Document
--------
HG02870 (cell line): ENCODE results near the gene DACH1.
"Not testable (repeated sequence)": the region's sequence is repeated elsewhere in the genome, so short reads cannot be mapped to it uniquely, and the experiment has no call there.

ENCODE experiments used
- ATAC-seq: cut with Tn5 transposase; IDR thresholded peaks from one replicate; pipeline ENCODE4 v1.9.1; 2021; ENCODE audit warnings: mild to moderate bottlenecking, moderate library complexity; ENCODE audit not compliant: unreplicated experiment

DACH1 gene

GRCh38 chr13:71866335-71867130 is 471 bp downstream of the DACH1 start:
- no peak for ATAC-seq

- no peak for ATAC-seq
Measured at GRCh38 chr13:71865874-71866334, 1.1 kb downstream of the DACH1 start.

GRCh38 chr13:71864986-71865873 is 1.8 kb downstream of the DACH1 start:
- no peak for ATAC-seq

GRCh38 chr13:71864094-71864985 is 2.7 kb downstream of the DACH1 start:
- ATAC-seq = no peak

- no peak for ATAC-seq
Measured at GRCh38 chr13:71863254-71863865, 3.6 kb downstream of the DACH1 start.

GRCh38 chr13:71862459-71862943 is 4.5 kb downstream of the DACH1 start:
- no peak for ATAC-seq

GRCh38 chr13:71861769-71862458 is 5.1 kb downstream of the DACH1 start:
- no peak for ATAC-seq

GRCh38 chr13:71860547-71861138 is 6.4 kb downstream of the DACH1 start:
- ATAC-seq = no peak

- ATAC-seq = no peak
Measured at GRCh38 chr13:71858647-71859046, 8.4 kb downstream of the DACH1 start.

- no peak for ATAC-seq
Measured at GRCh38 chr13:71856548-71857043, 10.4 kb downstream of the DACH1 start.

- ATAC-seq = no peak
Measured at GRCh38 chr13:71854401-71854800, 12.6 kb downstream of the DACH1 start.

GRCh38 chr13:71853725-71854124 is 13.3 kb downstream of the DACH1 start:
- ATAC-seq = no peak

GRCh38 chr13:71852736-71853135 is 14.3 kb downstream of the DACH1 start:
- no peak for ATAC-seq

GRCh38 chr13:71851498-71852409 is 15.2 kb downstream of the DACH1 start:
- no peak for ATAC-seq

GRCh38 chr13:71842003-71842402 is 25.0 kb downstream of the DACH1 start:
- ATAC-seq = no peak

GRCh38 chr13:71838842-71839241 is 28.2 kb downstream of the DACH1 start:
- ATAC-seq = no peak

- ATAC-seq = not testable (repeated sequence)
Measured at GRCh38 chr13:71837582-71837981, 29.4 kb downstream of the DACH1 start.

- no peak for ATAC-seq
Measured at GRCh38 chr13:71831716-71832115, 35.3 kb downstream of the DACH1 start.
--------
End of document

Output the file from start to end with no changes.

HG02870 (cell line): ENCODE results near the gene DACH1.
"Not testable (repeated sequence)": the region's sequence is repeated elsewhere in the genome, so short reads cannot be mapped to it uniquely, and the experiment has no call there.

ENCODE experiments used
- ATAC-seq: cut with Tn5 transposase; IDR thresholded peaks from one replicate; pipeline ENCODE4 v1.9.1; 2021; ENCODE audit warnings: mild to moderate bottlenecking, moderate library complexity; ENCODE audit not compliant: unreplicated experiment

DACH1 gene

GRCh38 chr13:71866335-71867130 is 471 bp downstream of the DACH1 start:
- no peak for ATAC-seq

- no peak for ATAC-seq
Measured at GRCh38 chr13:71865874-71866334, 1.1 kb downstream of the DACH1 start.

GRCh38 chr13:71864986-71865873 is 1.8 kb downstream of the DACH1 start:
- no peak for ATAC-seq

GRCh38 chr13:71864094-71864985 is 2.7 kb downstream of the DACH1 start:
- ATAC-seq = no peak

- no peak for ATAC-seq
Measured at GRCh38 chr13:71863254-71863865, 3.6 kb downstream of the DACH1 start.

GRCh38 chr13:71862459-71862943 is 4.5 kb downstream of the DACH1 start:
- no peak for ATAC-seq

GRCh38 chr13:71861769-71862458 is 5.1 kb downstream of the DACH1 start:
- no peak for ATAC-seq

GRCh38 chr13:71860547-71861138 is 6.4 kb downstream of the DACH1 start:
- ATAC-seq = no peak

- ATAC-seq = no peak
Measured at GRCh38 chr13:71858647-71859046, 8.4 kb downstream of the DACH1 start.

- no peak for ATAC-seq
Measured at GRCh38 chr13:71856548-71857043, 10.4 kb downstream of the DACH1 start.

- ATAC-seq = no peak
Measured at GRCh38 chr13:71854401-71854800, 12.6 kb downstream of the DACH1 start.

GRCh38 chr13:71853725-71854124 is 13.3 kb downstream of the DACH1 start:
- ATAC-seq = no peak

GRCh38 chr13:71852736-71853135 is 14.3 kb downstream of the DACH1 start:
- no peak for ATAC-seq

GRCh38 chr13:71851498-71852409 is 15.2 kb downstream of the DACH1 start:
- no peak for ATAC-seq

GRCh38 chr13:71842003-71842402 is 25.0 kb downstream of the DACH1 start:
- ATAC-seq = no peak

GRCh38 chr13:71838842-71839241 is 28.2 kb downstream of the DACH1 start:
- ATAC-seq = no peak

- ATAC-seq = not testable (repeated sequence)
Measured at GRCh38 chr13:71837582-71837981, 29.4 kb downstream of the DACH1 start.

- no peak for ATAC-seq
Measured at GRCh38 chr13:71831716-71832115, 35.3 kb downstream of the DACH1 start.